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Forum topic by EMVarona posted 06-07-2013 11:57 PM 1006 views 0 times favorited 7 replies Add to Favorites Watch
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437 posts in 3010 days

06-07-2013 11:57 PM

Topic tags/keywords: electrical motors voltages and cycles question lathe

I have a 220 v 60 cycle lathe motor however our line is 220 v 50 cycles. It runs but everytime I turn it on, I have to rotate the shaft to help it. The lathe has a variable size pulley to change speeds. Unfortunately it works only in one speed. Is there a way of adapting this motor to the 50 cycle line?

-- Ed "Real happiness is one that you share."

7 replies so far

View Jim Jakosh's profile

Jim Jakosh

21530 posts in 3280 days

#1 posted 06-08-2013 01:49 AM

Hi Ed. I posed your question to an electrician friend of mine. We’ll see what he says.
Does the motor have a capacitor on it for starting?
Usually, if you have to roll the motor over to start is because the starting capacitor is bad.
I’‘ll see about the 50/60 cycle business from my buddy, Jim.

-- Jim Jakosh.....Practical Wood Products...........Learn something new every day!! Variety is the Spice of Life!!

View REO's profile


929 posts in 2249 days

#2 posted 06-08-2013 02:45 AM

it should start just fine but run slower.sounds like jim said = capa

View Jim Jakosh's profile

Jim Jakosh

21530 posts in 3280 days

#3 posted 06-08-2013 02:37 PM

Here is what I found , Ed.:

Also, if it has a starting capacitor, have it checked. If you have to roll it to start it, that cap is usuallyl bad. Also, one thing I found out on my lathe. I was burning out starting capacitors every3-5 month. When I got the last one, the motor shop guy told me to use a capacitor rated at 220 instead of 110. That worked and I have not changed that capacitor in 3 years now. If you get one, get a 440 rated one!!

Here is the answer!

Using a 60Hz motor in 50Hz duty. w) It will turn 20% slower. x) Cooling will drop dramatically. y) The load’s horsepower requirements will drop, possibly dramatically. z) V/f will increase possibly causing a large increase in current draw.

Make sure the load will still do what is required of it when running slower. For instance, a fan load would now move less air. Still enough?

The cooling will reduce dramatically. Is it enough to matter? This depends on how the load has decreased. If the hp requirement dropped because the load has decreased the current will drop and less heat will be released internally. You would want to take temperature measurements until the motor reaches a steady state temperature running in its new frequency application.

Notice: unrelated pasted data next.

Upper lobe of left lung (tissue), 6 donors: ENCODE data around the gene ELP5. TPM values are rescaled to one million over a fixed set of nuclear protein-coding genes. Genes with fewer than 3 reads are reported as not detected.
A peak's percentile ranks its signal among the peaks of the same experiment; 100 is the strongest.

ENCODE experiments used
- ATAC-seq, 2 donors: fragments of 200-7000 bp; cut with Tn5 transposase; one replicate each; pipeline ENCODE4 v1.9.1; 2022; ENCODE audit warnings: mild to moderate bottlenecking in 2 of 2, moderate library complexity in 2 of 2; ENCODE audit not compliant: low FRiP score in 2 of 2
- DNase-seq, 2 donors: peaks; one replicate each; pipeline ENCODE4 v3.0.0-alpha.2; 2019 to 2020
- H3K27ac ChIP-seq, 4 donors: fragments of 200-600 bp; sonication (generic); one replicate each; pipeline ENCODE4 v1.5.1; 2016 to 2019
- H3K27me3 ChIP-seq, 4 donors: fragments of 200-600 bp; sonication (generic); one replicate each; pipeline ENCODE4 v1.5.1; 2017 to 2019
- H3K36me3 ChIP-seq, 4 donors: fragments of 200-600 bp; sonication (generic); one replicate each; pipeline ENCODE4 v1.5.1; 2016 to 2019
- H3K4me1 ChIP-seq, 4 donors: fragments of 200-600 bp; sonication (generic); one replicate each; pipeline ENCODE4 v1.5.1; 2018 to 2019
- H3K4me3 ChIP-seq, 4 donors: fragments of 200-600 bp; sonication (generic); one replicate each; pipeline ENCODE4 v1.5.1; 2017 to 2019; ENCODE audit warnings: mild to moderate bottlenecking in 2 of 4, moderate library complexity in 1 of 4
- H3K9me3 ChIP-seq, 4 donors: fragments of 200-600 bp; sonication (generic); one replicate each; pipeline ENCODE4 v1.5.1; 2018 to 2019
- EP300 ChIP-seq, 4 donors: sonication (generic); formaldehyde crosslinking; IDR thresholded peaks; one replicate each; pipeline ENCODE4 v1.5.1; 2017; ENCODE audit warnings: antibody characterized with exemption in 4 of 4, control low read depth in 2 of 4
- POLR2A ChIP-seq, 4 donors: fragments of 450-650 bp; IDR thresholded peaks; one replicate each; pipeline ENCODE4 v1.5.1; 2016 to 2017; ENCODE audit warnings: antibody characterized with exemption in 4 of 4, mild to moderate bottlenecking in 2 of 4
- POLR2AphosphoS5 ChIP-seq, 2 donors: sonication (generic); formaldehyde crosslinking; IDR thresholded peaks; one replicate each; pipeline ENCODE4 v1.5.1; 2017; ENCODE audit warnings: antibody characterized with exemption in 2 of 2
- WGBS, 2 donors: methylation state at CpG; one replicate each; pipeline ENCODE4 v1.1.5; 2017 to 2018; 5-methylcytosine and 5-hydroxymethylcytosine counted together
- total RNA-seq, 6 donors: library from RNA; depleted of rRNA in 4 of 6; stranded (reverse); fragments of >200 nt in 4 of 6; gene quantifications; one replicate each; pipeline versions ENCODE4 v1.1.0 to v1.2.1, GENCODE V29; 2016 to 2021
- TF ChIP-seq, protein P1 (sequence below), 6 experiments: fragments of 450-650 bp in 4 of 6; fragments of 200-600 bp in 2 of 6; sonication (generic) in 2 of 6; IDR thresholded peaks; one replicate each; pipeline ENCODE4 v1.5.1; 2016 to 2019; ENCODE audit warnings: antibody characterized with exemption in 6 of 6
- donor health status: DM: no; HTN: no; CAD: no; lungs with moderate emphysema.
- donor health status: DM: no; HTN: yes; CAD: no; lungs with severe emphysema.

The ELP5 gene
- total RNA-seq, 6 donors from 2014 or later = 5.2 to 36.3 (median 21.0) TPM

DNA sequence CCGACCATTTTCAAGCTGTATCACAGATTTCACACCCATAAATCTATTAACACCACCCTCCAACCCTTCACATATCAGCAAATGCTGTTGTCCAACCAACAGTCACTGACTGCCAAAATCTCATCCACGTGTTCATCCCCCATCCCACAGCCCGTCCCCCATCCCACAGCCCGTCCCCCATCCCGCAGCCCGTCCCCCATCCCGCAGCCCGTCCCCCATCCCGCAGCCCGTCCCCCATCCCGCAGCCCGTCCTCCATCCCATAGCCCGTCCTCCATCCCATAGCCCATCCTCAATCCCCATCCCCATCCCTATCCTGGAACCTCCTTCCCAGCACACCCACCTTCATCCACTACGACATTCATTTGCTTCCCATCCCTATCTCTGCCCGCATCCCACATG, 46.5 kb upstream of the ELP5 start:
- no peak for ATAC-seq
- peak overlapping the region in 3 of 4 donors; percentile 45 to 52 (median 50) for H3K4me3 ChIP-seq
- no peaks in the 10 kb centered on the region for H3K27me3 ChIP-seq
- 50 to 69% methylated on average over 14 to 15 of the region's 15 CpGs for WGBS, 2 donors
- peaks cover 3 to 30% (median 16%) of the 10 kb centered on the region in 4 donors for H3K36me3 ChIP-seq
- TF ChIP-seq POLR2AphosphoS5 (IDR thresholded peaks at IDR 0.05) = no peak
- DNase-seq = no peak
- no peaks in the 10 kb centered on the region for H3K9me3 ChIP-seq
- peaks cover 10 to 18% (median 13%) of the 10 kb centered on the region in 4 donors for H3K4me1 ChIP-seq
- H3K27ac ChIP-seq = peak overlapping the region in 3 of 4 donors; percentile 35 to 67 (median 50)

The motor’s hp will drop because hp is a function of speed x torque. The motor’s torque doesn’t change but its speed has dropped so it is now a lower hp motor. If you change pulley sizes to return the load to its original speed your motor will likely be undersized, possibly seriously. Example: A 10 hp motor is now an 8 hp.

The most serious issue is the V/f issue. The V/f will increase. Likely enough to cause a large increase in the motor’s current. This coupled with the reduced cooling may cause rapid overheating. However the V/f problem can be fully mitigated! You reduce the voltage to the motor by the amount required to return the V/f back to its original value. This removes the hazard of excess current from an increased V/f.

Example: A 60Hz 240Vac motor is going into 50Hz service. V/f = Y Hence: 240/60 = 4.0

So if Y x f = V then by plugging in the new frequency of 50 we see:
4.0×50 = V
V = 200 Running the motor at 200V at 50Hz will remove the V/f problem.
New voltage = Old voltage x 50/60
New speed = Old speed x 50/60
New Horsepower = Old horsepower x 50/60
Note: This would instead be 60/50 for a 50 to 60 Hz conversion.

Another way to think of this is:

-- Jim Jakosh.....Practical Wood Products...........Learn something new every day!! Variety is the Spice of Life!!

View EMVarona's profile


437 posts in 3010 days

#4 posted 06-09-2013 11:48 AM

Thanks, Jim. I really haven’t checked the capacitor. I’ll do that.

-- Ed "Real happiness is one that you share."

View Shawn Masterson's profile

Shawn Masterson

1325 posts in 2123 days

#5 posted 06-09-2013 04:08 PM

I am not an expert, but I wonder if a VFD (variable feed drive) would fix this. the way I understand it a VFD takes the AC power and converts it to dc then makes that into whatever you need. It would also give you variable speed. I know people use them to make 3phz, but I have seen videos where a VFD is used for the sole purpose of variable speed. It may be just what you need.

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Mainiac Matt

8506 posts in 2503 days

#6 posted 06-10-2013 08:13 PM

Motors designed to run on 50 Hz have magnets with more “reluctance” (kind of like magnetic resistance), which enables them to generate adequate power with the slower alternating current frequency.

50 Hz motors will run just fine on 60 Hz power.

However, 60 Hz motors will suffer a decrease in power when run on 50 Hz.

-- I yam what I yam and that's all what I yam

View EMVarona's profile


437 posts in 3010 days

#7 posted 06-12-2013 08:59 AM

Thanks, Guys for the information. These are things I am completely ignorant about.

-- Ed "Real happiness is one that you share."

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